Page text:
data viz

Eric Rodenbeck shares his passion for data visualization with students for the “Tuesday Night Lecture Series” in the Art Building on Tuesday.

Eric Rodenbeck, the CEO of Stamen Design, held a lecture called “Data visualization as a creative practice,” at the Art Building on Tuesday. 

Rodenbeck founded Stamen Design, a data visualization design studio, in 2001. According to Stamen’s website, the studio works on projects for different clients, including National Geographic, Facebook and the Dalai Lama.

“If we want to make sense of this world, we need the tools and language to be able to deal with it. Data visualization seems like one of the best ways to have this kind of conversation,” Rodenbeck said.

During the lecture, Rodenbeck explained that data visualization is the mix of graphic design and statistical analysis used to present pictures instead of raw data.

Aaron Wilder, the curator of the Natalie & James Thompson Art Gallery, said the art gallery brought people from different professions on campus for the “Tuesday Night Lecture Series.”

He said the gallery gave students an opportunity to explore their future career directions by having conversations with the people who are more established in their respective field.

Rodenbeck came to the Bay Area in 1994, lured by a deep curiosity for the budding internet-based industry.

Rodenbeck has always been passionate for working in data visualization.

“There was a whole new set of possibilities around the communications community that was just emerging that grabbed me,” Rodenbeck said.

“Eric’s passion for city’s designs and technology has made him both a local and international leader at this section.” Wilder said.

Rodenbeck shared his projects with the audience. He showed the digital atlas of foreign-born populations in the Bay Area and the atlas of emotion which he collaborated on with The Dalai Lama and psychologist

Dr. Paul Ekman.

“Data visualization invites more questions than it answers,” Rodenbeck said. 

By learning about data, Rodenbeck discovered new patterns and meanings in the world. When his studio was working on the Atlas of Foreign Born Population, he and his team members found something strange.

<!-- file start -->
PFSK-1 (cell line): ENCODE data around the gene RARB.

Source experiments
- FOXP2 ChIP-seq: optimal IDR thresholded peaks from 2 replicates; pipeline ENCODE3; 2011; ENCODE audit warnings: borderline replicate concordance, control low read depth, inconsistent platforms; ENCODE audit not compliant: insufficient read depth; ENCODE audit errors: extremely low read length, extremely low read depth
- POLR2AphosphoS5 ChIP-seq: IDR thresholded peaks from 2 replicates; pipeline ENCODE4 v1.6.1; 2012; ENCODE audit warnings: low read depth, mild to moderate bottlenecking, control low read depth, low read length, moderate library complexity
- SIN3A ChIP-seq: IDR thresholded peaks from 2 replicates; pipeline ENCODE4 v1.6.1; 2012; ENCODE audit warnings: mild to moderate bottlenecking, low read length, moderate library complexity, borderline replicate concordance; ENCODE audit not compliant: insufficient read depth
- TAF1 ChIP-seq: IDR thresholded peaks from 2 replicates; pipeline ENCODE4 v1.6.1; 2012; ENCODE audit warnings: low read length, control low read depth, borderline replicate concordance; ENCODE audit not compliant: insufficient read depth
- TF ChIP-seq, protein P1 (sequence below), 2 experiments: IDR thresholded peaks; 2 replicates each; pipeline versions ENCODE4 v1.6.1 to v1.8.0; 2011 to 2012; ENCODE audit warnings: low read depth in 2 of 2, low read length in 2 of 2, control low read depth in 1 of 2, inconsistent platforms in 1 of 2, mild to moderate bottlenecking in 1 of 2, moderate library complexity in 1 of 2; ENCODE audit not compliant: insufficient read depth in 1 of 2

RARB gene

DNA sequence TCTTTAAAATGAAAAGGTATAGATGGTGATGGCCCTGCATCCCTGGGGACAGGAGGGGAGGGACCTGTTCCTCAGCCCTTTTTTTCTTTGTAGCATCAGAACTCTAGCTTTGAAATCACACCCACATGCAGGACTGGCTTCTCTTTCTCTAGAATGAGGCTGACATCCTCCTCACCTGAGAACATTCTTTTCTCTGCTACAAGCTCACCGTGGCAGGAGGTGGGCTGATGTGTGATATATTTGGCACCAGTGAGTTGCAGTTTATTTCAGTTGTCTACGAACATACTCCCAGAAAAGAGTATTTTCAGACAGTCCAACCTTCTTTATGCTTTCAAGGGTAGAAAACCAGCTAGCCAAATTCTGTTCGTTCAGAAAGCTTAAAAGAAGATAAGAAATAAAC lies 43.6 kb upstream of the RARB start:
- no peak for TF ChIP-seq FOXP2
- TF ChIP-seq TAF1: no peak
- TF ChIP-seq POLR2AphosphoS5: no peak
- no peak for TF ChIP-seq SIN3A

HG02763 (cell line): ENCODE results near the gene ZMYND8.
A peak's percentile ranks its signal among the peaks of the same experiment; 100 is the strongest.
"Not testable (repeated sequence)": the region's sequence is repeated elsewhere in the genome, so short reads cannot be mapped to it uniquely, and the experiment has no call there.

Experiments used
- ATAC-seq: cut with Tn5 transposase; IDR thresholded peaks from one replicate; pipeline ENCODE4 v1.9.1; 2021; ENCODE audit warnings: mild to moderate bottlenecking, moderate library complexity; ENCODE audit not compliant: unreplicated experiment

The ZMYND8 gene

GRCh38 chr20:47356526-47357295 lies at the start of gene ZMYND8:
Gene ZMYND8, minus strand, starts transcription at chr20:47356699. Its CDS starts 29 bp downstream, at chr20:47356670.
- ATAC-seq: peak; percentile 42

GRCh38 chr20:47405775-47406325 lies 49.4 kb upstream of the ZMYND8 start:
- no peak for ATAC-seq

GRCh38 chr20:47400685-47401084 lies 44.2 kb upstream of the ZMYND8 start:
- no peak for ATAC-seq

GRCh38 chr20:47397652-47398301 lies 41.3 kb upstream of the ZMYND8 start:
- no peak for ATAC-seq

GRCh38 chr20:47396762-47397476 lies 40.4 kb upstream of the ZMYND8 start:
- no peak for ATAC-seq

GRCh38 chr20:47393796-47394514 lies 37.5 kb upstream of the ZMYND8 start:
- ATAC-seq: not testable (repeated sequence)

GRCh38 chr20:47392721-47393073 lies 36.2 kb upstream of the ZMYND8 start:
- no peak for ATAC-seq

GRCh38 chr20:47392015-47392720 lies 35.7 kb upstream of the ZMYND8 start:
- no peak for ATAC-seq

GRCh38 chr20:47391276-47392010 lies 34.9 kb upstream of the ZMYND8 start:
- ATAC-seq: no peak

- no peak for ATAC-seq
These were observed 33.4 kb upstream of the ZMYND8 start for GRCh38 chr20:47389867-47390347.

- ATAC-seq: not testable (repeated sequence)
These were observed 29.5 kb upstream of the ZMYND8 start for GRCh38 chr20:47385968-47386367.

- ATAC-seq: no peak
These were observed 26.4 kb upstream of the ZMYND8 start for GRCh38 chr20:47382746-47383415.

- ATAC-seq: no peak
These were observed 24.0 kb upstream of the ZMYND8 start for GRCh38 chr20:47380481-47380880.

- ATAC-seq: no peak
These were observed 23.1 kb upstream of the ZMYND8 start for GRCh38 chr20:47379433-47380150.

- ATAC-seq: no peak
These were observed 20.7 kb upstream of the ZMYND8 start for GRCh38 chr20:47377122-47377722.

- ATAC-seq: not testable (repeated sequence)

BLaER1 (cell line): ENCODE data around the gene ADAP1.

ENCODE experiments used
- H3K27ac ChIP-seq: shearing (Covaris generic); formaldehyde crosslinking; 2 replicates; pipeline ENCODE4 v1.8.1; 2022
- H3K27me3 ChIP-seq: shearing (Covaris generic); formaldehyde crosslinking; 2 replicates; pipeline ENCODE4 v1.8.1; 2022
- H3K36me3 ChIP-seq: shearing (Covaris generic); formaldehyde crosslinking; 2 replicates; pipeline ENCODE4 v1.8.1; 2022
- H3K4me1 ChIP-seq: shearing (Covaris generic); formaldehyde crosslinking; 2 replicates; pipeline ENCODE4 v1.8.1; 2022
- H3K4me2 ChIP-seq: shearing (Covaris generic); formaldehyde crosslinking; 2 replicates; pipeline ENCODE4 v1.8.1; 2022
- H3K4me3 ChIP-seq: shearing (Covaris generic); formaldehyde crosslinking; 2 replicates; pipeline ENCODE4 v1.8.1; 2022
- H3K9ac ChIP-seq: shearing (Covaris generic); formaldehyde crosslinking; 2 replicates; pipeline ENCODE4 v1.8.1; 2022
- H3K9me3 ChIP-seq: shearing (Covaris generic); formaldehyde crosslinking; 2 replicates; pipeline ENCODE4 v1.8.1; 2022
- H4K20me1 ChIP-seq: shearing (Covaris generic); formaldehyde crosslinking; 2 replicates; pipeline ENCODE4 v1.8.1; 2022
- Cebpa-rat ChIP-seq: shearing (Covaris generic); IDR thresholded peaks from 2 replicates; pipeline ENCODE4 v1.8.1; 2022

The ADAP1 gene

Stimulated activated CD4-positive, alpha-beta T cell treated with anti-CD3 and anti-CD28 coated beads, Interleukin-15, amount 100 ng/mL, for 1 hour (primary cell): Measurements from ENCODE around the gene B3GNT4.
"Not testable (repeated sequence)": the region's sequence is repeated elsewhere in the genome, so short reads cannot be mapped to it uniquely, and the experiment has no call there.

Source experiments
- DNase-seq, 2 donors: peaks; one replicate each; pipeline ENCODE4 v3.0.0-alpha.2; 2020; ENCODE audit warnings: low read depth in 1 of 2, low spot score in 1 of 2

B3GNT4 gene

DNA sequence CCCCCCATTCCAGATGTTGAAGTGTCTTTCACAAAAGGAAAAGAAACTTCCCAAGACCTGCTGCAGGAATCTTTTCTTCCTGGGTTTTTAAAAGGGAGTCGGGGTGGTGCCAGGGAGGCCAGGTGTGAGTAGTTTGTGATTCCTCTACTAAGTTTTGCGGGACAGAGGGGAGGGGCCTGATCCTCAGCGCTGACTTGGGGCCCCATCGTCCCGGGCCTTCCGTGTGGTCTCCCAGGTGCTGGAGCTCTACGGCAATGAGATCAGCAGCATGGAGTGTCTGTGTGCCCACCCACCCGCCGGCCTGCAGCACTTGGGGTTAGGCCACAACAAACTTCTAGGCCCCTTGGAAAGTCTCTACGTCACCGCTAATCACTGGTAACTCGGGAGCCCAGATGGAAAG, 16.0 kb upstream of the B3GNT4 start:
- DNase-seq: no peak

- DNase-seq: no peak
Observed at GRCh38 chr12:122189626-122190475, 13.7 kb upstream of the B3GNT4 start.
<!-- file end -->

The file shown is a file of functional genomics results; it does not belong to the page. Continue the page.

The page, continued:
“In 1900, there was ten thousands of Chinese people registered in San Francisco but it was zero in 1910.” The data continued to show that there was no data about Chinese immigrants for the following decades.

They thought there was a bug in the data until a historian told them the census was conducted when there were no Chinese people. At the time, the Chinese Exclusion Act restricted the number of Chinese people from coming into the country, which caused difficulty in getting citizenship.

Rodenbeck said he felt it was important to share the information about data visualization with students. 

“It’s not like the amount of data in the world is going to shrink,” Rodenbeck said.

“Data visualization is important because it connects data that describes our everyday lives in ways that are understandable and also directionable,” Wilder added. 

The design program lecturer, Earl Gee brought his students to the lecture. Gee said it was important for students to learn from professional examples because most of the jobs they’ll have after graduation will involve a heavy use of data.

“Contributing visual skills to visualizing the data will be valuable to any organization they join,” Gee said.

Interior design senior Cristina Acereto said she was glad to learn about a new career she didn’t  know existed. 

“I don’t even know that much about data visualization. I am glad he didn’t talk about one project, he talked about a lot of things,” Acereto said.

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